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A new religion starts when a prophet first announces a revelation, just as the Buddha did to his first two disciples, Trapusa and Bahalika; or as Jesus Christ did to John the Baptist.
In this way, a messenger of God receives a revelation from its mystical source, and begins to share the new and yet ancient wisdom with others. The prophet’s message spreads, more and more people accept and follow it, and in that way the revelation begins to alter our human reality, upending the old ways and eventually creating entire civilizations.
This mysterious process, inaugurated by one person without wealth or worldly power, ultimately becomes the life-sustaining spiritual basis of the lives of billions of people.
That’s precisely how the Bab, the young herald of the Baha’i Faith and the founder of its revolutionary precursor the Babi Faith, declared his mission on May 22, 1844 to a young seeker named Mulla Husayn.
Tens of thousands of Mulla Husayn’s fellow Persians followed his example by becoming believers – but the government and the clerical establishment opposed, persecuted, and killed thousands of early Babis. Six years and six weeks later, on July 9th, 1850, the Bab died in a hail of bullets from a firing squad, summarily executed by political and religious authorities who feared the potent power of the Bab’s message, the stunningly rapid growth of his new Faith, and the sacrificial devotion evinced by tens of thousands of his followers.
The Bab – a title which means “the Gate” – opened the way for Baha’u’llah’s revelation, and, Baha’is believe, for the eventual establishment of the unity of humanity. So who was the Bab, and why, on this day each year, do millions of people all around the world celebrate his declaration of a new Faith?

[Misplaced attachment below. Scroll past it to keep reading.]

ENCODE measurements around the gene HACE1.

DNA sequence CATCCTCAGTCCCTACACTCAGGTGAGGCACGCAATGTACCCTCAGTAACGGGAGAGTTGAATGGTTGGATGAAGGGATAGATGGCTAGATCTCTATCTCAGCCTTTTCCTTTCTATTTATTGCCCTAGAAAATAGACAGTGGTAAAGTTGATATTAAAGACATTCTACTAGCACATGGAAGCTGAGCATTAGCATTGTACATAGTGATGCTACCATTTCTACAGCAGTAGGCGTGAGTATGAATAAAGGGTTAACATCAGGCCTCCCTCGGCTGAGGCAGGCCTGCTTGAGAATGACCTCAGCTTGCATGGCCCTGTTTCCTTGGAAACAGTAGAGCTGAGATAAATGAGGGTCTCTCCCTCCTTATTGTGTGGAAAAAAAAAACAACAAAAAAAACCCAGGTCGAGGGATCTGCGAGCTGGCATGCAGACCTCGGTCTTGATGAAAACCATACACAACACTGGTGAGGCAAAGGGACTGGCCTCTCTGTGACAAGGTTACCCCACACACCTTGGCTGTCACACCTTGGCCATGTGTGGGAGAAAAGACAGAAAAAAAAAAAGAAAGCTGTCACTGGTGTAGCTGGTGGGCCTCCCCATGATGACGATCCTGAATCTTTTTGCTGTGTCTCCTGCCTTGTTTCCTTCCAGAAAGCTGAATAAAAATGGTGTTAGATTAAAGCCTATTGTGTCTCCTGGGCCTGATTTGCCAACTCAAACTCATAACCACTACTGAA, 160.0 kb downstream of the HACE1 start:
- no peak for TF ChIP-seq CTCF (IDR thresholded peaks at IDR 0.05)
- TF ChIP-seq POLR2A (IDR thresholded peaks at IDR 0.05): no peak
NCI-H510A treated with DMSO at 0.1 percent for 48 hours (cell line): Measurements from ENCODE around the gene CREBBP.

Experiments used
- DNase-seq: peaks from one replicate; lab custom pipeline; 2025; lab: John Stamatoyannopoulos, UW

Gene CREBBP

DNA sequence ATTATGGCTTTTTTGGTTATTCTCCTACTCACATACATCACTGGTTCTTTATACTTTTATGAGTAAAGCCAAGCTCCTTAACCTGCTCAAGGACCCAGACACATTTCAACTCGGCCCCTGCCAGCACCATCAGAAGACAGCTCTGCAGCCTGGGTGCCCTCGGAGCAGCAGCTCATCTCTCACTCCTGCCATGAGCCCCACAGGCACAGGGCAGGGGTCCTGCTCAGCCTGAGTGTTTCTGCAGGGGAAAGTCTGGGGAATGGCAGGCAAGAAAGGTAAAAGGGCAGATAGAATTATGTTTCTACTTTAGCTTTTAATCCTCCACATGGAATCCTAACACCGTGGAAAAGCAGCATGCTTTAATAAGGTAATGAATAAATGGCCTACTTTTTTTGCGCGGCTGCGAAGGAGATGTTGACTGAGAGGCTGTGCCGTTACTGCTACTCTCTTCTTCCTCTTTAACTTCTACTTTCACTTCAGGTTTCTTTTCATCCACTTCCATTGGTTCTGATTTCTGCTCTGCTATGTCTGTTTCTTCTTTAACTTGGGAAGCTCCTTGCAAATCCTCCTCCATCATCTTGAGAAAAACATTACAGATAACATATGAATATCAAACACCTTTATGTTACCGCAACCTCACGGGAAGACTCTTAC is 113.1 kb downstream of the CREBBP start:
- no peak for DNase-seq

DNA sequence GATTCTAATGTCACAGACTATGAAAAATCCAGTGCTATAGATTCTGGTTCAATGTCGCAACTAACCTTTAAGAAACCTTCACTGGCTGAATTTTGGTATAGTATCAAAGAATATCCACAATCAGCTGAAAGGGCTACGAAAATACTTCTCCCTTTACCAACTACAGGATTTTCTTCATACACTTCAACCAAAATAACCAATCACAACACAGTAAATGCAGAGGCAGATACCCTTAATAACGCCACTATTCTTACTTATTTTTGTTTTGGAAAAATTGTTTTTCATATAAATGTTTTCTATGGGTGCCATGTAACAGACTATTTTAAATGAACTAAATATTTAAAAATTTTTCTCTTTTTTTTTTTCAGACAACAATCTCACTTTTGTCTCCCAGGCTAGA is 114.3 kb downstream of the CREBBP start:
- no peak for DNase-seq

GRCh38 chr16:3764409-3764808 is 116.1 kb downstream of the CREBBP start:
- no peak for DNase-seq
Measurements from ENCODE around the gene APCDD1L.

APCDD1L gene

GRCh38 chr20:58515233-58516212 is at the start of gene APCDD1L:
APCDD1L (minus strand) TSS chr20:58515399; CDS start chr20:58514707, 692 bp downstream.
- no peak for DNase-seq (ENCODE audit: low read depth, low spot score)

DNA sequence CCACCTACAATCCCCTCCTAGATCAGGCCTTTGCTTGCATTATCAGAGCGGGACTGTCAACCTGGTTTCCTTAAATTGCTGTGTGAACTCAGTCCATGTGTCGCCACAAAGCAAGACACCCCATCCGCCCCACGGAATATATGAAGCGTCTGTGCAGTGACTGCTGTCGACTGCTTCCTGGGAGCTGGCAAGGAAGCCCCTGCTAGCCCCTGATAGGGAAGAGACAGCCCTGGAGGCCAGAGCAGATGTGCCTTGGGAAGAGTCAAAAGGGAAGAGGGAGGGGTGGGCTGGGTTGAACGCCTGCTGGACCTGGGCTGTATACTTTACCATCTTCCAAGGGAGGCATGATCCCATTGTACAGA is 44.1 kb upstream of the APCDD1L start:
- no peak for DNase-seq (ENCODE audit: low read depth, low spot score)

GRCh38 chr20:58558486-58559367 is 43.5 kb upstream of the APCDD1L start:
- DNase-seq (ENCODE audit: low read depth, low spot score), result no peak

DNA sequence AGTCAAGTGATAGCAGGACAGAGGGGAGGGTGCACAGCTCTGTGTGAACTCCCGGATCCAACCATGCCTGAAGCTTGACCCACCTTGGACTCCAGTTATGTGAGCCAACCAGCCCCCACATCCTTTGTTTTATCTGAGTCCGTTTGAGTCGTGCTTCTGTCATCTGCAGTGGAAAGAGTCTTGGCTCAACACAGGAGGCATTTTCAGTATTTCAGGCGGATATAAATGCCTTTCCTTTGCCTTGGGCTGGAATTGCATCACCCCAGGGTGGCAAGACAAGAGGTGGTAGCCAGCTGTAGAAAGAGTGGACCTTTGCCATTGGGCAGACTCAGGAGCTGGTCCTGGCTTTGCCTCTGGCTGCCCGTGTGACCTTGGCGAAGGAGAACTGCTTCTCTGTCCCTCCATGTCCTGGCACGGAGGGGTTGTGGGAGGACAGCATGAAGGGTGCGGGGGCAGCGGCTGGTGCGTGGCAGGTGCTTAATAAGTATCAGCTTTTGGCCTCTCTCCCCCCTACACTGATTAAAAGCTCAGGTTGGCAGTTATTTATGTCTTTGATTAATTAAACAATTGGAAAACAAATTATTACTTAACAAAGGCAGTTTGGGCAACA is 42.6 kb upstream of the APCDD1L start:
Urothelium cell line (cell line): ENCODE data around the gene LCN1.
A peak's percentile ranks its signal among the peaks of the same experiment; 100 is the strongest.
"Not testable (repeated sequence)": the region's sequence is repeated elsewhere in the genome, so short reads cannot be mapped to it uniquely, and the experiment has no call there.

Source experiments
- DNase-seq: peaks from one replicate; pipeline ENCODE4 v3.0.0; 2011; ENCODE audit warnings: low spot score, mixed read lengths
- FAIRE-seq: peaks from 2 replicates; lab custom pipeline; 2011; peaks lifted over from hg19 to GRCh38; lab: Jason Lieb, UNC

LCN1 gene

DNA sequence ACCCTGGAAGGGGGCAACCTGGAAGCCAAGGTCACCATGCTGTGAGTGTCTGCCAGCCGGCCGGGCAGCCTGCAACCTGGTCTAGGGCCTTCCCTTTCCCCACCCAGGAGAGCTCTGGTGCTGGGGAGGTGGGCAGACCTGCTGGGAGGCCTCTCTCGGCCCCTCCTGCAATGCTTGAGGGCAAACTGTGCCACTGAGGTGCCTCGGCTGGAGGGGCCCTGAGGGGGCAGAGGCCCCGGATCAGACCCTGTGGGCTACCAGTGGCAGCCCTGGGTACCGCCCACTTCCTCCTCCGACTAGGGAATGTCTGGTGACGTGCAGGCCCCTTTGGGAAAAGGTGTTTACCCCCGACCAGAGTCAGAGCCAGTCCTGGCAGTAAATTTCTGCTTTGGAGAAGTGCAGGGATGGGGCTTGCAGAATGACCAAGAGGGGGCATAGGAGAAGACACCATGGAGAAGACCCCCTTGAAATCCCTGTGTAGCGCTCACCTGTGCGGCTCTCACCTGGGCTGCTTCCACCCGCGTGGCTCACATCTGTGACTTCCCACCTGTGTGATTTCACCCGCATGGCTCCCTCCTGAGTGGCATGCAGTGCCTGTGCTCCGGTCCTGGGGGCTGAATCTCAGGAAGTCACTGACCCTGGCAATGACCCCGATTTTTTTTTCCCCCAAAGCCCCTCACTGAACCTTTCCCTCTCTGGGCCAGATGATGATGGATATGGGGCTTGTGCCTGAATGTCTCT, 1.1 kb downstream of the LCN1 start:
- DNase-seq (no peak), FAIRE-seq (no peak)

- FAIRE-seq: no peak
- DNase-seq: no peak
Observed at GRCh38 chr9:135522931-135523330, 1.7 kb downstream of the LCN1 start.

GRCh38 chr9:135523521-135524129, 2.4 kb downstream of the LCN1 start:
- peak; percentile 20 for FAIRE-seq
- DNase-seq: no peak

From a simple biographical perspective, the Bab was a young man named Siyyid Ali Muhammad, born in Shiraz, in the province of Fars, Persia in 1819. (Siyyid is a title that means “descended from the lineage of the prophet Muhammad”)
Born into a family of merchants and traders; raised by his maternal uncle after the premature death of his father in 1826; a mystic descended from many generations of mystical Sufis; known from early childhood for his wisdom, intelligence, and humility; the Bab – who was executed when he was just 30 years old – inaugurated a spiritual movement comparable only to the birth of Christianity.
The passion of Jesus Christ, and indeed His whole public ministry, alone offer a parallel to the Mission and death of the Bab, a parallel which no student of comparative religion can fail to perceive or ignore. In the youthfulness and meekness of the Inaugurator of the Babi Dispensation; in the extreme brevity and turbulence of His public ministry; in the dramatic swiftness with which that ministry moved towards its climax; in the apostolic order which He instituted, and the primacy which He conferred on one of its members; in the boldness of His challenge to the time-honored conventions, rites and laws which had been woven into the fabric of the religion He Himself had been born into; in the role which an officially recognized and firmly entrenched religious hierarchy played as chief instigator of the outrages which He was made to suffer; in the indignities heaped upon Him; in the suddenness of His arrest; in the interrogation to which He was subjected; in the derision poured, and the scourging inflicted, upon Him; in the public affront He sustained; and, finally, in His ignominious suspension before the gaze of a hostile multitude—in all these we cannot fail to discern a remarkable similarity to the distinguishing features of the career of Jesus Christ.